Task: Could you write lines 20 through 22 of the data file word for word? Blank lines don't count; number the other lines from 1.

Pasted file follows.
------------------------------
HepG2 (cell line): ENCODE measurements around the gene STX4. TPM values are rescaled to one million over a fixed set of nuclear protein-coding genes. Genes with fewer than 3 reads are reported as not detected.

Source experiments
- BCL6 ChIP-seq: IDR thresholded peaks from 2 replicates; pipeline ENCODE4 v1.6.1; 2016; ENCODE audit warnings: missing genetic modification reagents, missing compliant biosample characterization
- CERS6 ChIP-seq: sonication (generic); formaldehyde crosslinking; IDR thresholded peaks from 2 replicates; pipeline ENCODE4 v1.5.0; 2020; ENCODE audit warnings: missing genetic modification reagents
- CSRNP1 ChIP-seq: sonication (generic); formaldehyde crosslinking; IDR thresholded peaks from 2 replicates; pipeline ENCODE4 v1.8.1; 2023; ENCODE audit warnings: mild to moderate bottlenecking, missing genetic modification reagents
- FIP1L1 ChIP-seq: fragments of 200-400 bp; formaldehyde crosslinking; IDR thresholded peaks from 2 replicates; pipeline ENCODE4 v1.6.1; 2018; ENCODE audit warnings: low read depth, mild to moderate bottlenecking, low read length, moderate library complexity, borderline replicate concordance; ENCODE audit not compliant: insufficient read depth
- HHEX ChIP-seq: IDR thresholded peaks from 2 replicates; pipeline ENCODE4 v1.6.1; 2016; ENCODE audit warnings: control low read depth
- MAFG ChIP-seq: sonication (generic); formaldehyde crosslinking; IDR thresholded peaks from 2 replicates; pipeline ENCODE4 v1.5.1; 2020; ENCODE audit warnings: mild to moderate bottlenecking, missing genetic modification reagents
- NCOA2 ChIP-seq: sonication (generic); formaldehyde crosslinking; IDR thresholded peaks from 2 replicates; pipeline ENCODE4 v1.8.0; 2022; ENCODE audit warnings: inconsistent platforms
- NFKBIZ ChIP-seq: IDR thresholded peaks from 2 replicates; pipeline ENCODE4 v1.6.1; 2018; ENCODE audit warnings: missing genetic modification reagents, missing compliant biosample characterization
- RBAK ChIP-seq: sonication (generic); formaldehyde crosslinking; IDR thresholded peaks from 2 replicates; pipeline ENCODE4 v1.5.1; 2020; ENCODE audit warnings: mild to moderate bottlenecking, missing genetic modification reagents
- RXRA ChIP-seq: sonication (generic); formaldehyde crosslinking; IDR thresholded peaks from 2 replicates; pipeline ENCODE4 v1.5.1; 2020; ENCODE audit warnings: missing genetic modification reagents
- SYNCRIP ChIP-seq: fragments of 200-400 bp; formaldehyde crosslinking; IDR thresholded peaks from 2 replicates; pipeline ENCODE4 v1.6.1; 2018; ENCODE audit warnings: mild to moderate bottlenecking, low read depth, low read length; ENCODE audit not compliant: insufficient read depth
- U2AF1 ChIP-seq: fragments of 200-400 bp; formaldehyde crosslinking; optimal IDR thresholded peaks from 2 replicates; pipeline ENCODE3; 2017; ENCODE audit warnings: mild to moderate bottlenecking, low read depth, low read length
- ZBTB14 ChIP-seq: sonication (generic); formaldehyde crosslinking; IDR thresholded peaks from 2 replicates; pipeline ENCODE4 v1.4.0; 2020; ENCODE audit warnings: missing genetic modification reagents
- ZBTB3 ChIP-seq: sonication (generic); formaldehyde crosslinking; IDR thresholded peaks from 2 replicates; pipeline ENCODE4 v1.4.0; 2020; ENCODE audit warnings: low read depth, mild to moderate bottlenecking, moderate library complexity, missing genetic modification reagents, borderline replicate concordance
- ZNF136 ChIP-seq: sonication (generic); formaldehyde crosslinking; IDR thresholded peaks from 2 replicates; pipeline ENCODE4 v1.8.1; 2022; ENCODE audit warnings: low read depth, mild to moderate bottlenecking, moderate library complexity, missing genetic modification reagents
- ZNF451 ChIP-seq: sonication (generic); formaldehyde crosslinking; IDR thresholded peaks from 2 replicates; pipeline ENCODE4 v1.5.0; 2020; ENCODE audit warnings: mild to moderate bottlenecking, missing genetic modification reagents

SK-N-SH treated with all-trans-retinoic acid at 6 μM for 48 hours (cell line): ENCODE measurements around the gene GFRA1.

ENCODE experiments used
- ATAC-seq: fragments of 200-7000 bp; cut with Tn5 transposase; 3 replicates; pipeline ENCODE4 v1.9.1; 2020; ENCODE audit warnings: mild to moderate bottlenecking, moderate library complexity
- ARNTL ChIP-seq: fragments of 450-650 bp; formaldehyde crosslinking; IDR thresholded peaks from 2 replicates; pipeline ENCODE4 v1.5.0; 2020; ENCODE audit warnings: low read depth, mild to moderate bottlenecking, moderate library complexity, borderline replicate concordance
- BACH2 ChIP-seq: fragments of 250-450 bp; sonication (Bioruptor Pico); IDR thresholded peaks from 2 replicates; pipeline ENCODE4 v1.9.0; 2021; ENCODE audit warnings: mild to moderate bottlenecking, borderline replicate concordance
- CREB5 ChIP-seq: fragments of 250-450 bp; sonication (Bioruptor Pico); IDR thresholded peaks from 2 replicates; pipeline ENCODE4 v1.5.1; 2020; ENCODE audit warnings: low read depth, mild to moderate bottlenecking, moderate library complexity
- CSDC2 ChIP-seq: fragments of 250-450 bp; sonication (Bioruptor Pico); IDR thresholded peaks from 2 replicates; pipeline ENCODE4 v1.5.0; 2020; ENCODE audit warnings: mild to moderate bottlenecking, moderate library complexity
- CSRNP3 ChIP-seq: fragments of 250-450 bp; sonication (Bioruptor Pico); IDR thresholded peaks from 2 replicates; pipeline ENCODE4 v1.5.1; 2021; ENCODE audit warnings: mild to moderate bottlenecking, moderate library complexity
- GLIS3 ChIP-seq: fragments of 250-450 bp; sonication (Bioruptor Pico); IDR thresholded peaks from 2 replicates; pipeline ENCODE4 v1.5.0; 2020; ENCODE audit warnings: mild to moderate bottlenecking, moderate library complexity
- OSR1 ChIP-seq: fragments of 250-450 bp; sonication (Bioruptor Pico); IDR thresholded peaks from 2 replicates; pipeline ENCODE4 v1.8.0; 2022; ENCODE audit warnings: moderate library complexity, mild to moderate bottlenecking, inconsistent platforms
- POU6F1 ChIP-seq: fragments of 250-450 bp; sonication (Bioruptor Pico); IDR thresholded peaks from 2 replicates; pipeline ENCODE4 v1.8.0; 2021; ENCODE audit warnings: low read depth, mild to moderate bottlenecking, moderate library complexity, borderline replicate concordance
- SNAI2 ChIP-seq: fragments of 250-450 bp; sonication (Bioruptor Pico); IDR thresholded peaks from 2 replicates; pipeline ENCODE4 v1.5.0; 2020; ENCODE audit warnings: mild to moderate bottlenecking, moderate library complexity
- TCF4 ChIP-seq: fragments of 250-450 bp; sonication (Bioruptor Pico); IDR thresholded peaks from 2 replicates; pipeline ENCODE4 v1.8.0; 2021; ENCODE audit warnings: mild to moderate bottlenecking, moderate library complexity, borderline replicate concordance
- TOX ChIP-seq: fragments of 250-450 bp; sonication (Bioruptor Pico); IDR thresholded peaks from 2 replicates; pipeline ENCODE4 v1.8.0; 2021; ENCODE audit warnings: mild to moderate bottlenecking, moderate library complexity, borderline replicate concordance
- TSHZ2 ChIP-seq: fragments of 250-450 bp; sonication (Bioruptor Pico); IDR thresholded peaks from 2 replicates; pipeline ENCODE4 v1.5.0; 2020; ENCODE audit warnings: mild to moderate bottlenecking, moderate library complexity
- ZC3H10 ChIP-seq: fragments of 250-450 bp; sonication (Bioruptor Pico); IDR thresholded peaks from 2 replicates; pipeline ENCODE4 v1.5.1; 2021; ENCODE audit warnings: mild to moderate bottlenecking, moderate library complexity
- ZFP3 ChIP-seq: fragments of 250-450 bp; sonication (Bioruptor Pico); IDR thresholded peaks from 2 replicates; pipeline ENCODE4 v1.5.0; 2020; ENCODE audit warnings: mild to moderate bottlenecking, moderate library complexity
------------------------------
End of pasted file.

ENCODE experiments used
- ATAC-seq: fragments of 200-7000 bp; cut with Tn5 transposase; 3 replicates; pipeline ENCODE4 v1.9.1; 2020; ENCODE audit warnings: mild to moderate bottlenecking, moderate library complexity
- ARNTL ChIP-seq: fragments of 450-650 bp; formaldehyde crosslinking; IDR thresholded peaks from 2 replicates; pipeline ENCODE4 v1.5.0; 2020; ENCODE audit warnings: low read depth, mild to moderate bottlenecking, moderate library complexity, borderline replicate concordance